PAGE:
Mustafa Sönmez – Hürriyet Daily News, September/14 /2015

 Turkey’s economy has been going through serious financial fluctuations since the second half of 2013 and this is continuing. Even if industrial firms tried not to lose their gross sales profits, they had to share a significant portion of it with the banking-finance sector as “interest.”
Almost everybody is accepting that industry firms have been defeated under financial pressure because of foreign exchange rate pressures and interest rates. However, there is a segment apart from sectors, and they are the households that have used home credits, auto credits, personal credits and loaned through their credit cards, the individual credit users… Consumer credits have surpassed industry, services, all sectors, one-by-one…

How much?

According to data from the Banks Association of Turkey Risk Center, loans used from the banking system have reached 1,575 billion Turkish Liras. The same source says that bad loans are 40 billion liras. This corresponds to a little below 2.5 percent of gross loans that total 1,615 billion. This is indeed not considered an alarming dimension yet.

Loans that fall into the individual loan category of housing, vehicle, personal and credit cards have reached 23.9 percent with 376 billion liras. The non-performing 15 billion liras are not included in this total. In consumer loans, the rate of bad loans is nearing 4 percent and it is over the rate of general non-performing loans. Thus, we can see that the loans of households in mid-2015 reached 390 billion liras.

Today in Turkey, there is a household loaning culture unseen in the period before 2003. Consumer credits are in the form of housing, vehicle and personal loans, over credit cards and cash credits. Even though they lost their tempo in 2014, they have increased rapidly every year.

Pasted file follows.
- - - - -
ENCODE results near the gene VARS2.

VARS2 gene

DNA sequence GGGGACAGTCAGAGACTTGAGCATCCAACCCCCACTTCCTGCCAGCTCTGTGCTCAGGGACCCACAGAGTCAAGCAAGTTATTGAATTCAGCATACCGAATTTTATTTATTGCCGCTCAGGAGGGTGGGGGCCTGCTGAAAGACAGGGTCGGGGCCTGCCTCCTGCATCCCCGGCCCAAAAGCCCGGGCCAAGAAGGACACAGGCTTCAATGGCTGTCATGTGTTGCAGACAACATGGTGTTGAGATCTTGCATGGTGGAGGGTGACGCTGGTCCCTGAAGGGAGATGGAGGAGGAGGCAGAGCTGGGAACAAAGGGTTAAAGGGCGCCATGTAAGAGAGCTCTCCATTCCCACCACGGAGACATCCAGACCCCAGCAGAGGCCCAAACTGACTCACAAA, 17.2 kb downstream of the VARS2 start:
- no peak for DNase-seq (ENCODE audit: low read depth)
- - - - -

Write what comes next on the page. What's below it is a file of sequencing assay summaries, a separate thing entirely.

Banks, even though they slowed down a little in past years, have given one-third of their credits to individuals. However, the economic, social and political dimensions of this increase are exaggerated from time to time.


One of the frequent mistakes done while evaluating household loans is not adjusting the debt burden to inflation and comparing them nominally, thus exaggerating the tempo of the increase. The loan burden of households, which was 26.5 billion liras at the end of 2004, reached 390 billion liras at the end of June 2015.

This, nominally, in other words without considering the inflation, is an increase of 1,371 percent, an increase of 137 times… First of all, the inflation lump should be taken out of this. When this is done then the real loan burden, which was for example at a level of 100 in 2004, increased to a level of 600 by mid-2015.

This means that the real increase is 500 percent in 12.5 years, or 50 times. When this is cleared, then we can say the real increase is in sensational dimensions. In 2004, household consumer spending was around 400 billion liras and the burden of loan was 6 percent of it. In 2015, debts stocks are near 30 percent of private consumption. It is very clear that domestic consumption has shown a rapid increase with individual loaning. One who would have taken one unit of a loan has started taking 5 units of loans.

Loaning for what?

One of the frequent mistakes especially made in the media is that all types of household loans were a result of necessity, a type of financial difficulty; whereas the internal composition of loaning should be analyzed well and exaggeration should be avoided.